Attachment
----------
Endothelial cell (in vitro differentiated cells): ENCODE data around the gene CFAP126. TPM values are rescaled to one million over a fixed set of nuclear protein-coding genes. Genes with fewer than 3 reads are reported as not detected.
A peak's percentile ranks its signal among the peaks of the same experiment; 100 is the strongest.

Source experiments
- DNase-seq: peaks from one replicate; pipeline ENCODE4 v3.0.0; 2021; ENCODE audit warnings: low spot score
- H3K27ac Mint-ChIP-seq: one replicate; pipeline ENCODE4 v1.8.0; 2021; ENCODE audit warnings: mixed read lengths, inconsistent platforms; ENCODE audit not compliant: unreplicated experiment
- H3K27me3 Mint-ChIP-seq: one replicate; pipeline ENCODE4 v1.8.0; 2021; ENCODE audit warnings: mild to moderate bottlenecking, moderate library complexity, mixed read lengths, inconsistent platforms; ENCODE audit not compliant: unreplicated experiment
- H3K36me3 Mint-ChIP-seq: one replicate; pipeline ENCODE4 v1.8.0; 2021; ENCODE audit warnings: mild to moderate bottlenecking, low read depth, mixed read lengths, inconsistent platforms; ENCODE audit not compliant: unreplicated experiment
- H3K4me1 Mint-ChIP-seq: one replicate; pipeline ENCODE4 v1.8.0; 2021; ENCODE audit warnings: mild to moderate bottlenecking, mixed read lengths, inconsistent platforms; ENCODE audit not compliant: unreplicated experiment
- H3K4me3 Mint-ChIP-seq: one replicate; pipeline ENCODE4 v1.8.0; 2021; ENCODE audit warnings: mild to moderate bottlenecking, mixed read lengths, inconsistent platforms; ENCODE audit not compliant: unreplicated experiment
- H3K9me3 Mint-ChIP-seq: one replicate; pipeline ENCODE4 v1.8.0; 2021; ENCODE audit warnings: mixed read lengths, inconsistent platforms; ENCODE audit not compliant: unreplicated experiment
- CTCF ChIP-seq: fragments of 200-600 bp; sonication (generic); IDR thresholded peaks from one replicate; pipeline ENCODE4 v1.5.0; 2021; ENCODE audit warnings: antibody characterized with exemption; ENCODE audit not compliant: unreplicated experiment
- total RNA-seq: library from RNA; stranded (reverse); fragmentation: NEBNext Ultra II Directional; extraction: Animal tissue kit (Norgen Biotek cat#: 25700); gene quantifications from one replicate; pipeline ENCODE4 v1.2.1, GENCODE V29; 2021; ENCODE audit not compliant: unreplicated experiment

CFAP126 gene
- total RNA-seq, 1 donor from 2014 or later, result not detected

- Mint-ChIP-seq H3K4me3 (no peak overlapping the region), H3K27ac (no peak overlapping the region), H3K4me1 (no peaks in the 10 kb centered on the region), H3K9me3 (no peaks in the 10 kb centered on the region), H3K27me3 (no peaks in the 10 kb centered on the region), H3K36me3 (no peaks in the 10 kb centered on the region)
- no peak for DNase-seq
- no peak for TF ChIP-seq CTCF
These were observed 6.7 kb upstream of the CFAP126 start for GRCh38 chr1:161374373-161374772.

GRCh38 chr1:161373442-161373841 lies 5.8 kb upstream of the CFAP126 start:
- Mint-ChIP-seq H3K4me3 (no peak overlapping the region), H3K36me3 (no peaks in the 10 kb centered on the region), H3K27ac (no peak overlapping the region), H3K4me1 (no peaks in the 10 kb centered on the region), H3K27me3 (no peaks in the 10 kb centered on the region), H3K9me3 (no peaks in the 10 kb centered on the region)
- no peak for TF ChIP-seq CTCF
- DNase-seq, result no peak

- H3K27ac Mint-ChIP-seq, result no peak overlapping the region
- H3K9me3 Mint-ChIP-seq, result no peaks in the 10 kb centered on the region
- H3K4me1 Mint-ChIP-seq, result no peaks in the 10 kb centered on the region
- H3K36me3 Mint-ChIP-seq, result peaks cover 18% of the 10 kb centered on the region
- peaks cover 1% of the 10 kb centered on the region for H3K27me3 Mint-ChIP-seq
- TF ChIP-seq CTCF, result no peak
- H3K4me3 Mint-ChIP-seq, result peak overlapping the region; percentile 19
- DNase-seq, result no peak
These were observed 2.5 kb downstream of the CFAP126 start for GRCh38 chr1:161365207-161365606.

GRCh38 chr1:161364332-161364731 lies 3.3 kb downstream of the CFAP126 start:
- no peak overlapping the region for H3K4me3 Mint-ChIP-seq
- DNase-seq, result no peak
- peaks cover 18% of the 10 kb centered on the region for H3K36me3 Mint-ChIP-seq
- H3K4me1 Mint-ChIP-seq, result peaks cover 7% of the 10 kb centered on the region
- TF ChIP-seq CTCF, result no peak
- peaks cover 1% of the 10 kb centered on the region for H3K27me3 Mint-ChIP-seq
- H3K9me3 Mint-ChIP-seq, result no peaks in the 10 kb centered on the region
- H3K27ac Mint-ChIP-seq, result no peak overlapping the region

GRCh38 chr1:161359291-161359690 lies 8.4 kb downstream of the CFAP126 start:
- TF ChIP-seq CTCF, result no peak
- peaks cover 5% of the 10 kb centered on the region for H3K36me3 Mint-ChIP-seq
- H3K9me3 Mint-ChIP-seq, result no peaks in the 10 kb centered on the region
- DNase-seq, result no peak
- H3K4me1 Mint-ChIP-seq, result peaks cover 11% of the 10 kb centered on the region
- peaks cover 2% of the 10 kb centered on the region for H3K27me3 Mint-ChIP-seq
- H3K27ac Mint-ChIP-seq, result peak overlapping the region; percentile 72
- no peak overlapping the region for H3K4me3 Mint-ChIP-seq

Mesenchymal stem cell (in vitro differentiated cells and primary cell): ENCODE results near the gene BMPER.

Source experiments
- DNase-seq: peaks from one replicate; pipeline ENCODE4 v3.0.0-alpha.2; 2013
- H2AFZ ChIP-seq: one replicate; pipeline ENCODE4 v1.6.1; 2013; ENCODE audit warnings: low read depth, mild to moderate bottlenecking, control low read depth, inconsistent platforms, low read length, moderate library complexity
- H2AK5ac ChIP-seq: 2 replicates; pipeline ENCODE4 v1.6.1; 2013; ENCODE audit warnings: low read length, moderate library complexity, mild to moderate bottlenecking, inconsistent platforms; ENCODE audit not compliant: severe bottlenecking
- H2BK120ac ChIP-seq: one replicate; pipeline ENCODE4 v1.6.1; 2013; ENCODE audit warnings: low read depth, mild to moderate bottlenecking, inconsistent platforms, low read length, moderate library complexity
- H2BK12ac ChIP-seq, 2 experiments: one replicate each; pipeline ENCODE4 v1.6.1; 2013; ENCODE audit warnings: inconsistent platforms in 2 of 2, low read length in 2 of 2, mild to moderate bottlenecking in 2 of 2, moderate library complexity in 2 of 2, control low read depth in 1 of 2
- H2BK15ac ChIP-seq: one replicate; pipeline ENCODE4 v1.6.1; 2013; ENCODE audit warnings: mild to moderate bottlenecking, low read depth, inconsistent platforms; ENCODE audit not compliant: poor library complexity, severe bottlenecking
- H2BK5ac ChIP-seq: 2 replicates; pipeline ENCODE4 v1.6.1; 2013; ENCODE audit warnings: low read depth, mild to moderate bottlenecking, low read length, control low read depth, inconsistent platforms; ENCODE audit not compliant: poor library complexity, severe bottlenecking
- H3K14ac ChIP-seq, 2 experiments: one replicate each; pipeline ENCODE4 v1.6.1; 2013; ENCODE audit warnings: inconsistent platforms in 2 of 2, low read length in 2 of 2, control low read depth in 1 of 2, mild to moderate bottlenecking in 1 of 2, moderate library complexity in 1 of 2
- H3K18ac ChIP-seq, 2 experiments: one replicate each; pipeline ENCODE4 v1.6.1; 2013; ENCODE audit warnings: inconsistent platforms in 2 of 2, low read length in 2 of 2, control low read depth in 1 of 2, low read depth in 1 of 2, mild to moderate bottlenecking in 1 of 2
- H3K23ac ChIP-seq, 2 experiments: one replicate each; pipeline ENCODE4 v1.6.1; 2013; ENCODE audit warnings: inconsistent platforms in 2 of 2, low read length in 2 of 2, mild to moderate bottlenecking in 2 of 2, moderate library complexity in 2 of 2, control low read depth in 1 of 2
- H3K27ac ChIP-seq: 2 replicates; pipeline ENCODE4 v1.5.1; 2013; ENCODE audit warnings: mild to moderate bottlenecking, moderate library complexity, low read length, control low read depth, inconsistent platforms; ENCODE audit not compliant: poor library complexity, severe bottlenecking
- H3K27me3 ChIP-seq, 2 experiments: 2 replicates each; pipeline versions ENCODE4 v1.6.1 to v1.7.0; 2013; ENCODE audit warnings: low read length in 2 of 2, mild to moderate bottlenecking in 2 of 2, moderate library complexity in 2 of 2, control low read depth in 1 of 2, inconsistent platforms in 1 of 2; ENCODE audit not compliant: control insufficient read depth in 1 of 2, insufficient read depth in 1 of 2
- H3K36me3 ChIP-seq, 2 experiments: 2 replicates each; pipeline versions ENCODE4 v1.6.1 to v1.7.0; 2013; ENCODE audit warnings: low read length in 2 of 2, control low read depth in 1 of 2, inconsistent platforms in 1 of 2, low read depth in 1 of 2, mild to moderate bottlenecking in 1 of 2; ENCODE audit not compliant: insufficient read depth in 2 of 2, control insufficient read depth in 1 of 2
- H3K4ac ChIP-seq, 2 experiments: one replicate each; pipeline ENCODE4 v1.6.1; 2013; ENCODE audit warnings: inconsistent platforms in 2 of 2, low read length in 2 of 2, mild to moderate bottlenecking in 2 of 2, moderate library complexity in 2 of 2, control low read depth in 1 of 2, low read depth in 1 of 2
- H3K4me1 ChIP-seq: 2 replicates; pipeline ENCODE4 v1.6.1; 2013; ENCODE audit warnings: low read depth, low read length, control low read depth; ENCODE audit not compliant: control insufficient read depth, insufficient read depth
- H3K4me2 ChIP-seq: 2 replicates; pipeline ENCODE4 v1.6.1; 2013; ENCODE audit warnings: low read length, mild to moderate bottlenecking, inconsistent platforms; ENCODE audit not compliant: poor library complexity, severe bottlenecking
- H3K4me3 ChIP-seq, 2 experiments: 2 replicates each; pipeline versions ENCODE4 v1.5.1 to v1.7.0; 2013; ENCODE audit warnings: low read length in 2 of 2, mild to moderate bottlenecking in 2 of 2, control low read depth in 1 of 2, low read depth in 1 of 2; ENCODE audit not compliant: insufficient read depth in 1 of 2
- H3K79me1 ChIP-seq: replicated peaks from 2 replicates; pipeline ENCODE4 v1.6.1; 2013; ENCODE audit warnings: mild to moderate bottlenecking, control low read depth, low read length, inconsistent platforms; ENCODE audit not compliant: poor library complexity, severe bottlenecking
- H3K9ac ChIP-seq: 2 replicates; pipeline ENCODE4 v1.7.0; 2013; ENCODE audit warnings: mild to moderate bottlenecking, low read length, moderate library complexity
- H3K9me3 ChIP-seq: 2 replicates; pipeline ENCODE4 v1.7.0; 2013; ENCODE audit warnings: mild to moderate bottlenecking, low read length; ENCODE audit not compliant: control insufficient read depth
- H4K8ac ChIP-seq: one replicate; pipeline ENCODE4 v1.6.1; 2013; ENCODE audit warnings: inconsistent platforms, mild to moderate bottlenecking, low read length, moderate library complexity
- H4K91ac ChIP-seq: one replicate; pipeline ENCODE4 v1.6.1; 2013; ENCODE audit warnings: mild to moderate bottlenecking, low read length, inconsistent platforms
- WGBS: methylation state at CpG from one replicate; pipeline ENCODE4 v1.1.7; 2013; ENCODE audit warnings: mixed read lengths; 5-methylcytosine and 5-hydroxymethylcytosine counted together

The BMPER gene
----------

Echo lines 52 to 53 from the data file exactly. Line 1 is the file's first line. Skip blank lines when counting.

- DNase-seq: peaks from one replicate; pipeline ENCODE4 v3.0.0-alpha.2; 2013
- H2AFZ ChIP-seq: one replicate; pipeline ENCODE4 v1.6.1; 2013; ENCODE audit warnings: low read depth, mild to moderate bottlenecking, control low read depth, inconsistent platforms, low read length, moderate library complexity